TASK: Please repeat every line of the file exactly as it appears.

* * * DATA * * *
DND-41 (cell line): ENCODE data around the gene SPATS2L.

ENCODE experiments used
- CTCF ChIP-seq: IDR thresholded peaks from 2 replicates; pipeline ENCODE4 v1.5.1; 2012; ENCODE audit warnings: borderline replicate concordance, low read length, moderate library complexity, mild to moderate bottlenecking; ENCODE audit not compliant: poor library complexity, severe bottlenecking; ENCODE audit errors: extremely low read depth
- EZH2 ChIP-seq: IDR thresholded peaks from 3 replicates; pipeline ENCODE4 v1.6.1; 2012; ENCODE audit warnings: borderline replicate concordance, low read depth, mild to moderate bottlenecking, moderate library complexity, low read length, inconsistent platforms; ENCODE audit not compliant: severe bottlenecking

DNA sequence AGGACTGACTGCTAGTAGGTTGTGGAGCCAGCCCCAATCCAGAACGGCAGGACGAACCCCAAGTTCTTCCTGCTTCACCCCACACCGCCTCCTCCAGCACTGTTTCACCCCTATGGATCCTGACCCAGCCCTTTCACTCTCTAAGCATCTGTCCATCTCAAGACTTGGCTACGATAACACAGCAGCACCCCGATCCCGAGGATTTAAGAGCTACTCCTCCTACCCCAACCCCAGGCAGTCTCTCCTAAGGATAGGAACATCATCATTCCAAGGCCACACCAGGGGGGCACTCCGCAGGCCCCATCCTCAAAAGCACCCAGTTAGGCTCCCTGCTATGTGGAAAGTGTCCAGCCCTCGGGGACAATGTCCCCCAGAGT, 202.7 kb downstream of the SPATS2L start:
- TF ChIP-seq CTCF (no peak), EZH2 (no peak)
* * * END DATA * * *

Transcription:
DND-41 (cell line): ENCODE data around the gene SPATS2L.

ENCODE experiments used
- CTCF ChIP-seq: IDR thresholded peaks from 2 replicates; pipeline ENCODE4 v1.5.1; 2012; ENCODE audit warnings: borderline replicate concordance, low read length, moderate library complexity, mild to moderate bottlenecking; ENCODE audit not compliant: poor library complexity, severe bottlenecking; ENCODE audit errors: extremely low read depth
- EZH2 ChIP-seq: IDR thresholded peaks from 3 replicates; pipeline ENCODE4 v1.6.1; 2012; ENCODE audit warnings: borderline replicate concordance, low read depth, mild to moderate bottlenecking, moderate library complexity, low read length, inconsistent platforms; ENCODE audit not compliant: severe bottlenecking

DNA sequence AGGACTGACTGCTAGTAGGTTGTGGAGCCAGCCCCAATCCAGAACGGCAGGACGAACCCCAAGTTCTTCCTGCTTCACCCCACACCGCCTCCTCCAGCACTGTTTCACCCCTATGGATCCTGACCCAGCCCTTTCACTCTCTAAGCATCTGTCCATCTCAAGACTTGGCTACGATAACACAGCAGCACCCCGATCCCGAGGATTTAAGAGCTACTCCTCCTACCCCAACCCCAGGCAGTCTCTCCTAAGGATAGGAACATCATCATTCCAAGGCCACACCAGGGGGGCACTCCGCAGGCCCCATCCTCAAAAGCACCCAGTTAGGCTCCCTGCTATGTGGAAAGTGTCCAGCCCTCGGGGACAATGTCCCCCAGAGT, 202.7 kb downstream of the SPATS2L start:
- TF ChIP-seq CTCF (no peak), EZH2 (no peak)